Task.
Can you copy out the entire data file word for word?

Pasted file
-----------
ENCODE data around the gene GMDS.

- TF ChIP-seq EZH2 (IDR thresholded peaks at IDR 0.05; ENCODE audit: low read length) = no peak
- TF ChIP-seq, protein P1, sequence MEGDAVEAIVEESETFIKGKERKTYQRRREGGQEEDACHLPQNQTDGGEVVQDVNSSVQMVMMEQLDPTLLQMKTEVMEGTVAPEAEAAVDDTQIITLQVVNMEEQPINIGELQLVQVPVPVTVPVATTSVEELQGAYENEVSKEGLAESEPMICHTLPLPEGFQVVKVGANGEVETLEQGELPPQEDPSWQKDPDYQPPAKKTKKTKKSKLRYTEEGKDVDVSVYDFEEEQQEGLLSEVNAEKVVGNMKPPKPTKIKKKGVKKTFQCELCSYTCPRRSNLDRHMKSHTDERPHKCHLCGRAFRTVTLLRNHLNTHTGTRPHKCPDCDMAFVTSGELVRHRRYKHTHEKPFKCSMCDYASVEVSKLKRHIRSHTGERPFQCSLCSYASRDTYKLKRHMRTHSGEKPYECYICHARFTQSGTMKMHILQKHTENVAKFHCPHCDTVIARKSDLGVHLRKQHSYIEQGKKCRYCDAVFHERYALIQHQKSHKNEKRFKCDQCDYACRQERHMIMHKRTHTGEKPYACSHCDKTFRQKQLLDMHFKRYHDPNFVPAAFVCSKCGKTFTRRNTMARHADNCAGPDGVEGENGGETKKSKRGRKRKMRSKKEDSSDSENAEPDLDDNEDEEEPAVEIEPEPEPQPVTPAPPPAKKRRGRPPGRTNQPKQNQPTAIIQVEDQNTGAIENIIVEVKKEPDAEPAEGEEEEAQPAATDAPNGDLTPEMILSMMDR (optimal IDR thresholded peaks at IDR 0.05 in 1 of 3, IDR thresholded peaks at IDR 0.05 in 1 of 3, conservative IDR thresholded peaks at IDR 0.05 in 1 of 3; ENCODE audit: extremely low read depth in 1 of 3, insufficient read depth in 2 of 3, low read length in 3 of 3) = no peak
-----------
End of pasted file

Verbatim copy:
ENCODE data around the gene GMDS.

- TF ChIP-seq EZH2 (IDR thresholded peaks at IDR 0.05; ENCODE audit: low read length) = no peak
- TF ChIP-seq, protein P1, sequence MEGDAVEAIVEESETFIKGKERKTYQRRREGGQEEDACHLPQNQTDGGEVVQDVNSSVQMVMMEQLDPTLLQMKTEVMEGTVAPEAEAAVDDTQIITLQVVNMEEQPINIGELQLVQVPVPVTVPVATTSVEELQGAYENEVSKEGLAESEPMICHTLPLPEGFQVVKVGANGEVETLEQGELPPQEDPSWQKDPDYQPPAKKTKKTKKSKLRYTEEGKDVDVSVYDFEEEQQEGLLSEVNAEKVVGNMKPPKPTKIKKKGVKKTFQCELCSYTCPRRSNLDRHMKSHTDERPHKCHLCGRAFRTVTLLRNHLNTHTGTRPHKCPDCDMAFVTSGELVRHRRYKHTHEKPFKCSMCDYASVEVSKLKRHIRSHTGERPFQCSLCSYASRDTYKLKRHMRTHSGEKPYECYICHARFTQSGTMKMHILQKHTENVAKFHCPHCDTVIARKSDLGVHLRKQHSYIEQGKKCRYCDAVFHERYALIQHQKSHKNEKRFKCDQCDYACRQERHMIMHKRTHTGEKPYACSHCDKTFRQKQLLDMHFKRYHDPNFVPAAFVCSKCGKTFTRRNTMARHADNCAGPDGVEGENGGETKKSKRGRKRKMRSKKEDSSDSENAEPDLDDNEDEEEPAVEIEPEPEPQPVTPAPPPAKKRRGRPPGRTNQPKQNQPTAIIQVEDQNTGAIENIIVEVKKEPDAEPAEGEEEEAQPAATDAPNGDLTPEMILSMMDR (optimal IDR thresholded peaks at IDR 0.05 in 1 of 3, IDR thresholded peaks at IDR 0.05 in 1 of 3, conservative IDR thresholded peaks at IDR 0.05 in 1 of 3; ENCODE audit: extremely low read depth in 1 of 3, insufficient read depth in 2 of 3, low read length in 3 of 3) = no peak